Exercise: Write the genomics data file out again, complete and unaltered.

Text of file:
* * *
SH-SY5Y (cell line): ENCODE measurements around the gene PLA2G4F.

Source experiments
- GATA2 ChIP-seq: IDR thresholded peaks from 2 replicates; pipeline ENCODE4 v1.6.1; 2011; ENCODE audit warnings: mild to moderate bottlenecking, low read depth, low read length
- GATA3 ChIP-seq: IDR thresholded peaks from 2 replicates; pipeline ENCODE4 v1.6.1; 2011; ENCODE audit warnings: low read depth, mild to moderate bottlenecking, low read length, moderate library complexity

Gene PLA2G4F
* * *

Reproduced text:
SH-SY5Y (cell line): ENCODE measurements around the gene PLA2G4F.

Source experiments
- GATA2 ChIP-seq: IDR thresholded peaks from 2 replicates; pipeline ENCODE4 v1.6.1; 2011; ENCODE audit warnings: mild to moderate bottlenecking, low read depth, low read length
- GATA3 ChIP-seq: IDR thresholded peaks from 2 replicates; pipeline ENCODE4 v1.6.1; 2011; ENCODE audit warnings: low read depth, mild to moderate bottlenecking, low read length, moderate library complexity

Gene PLA2G4F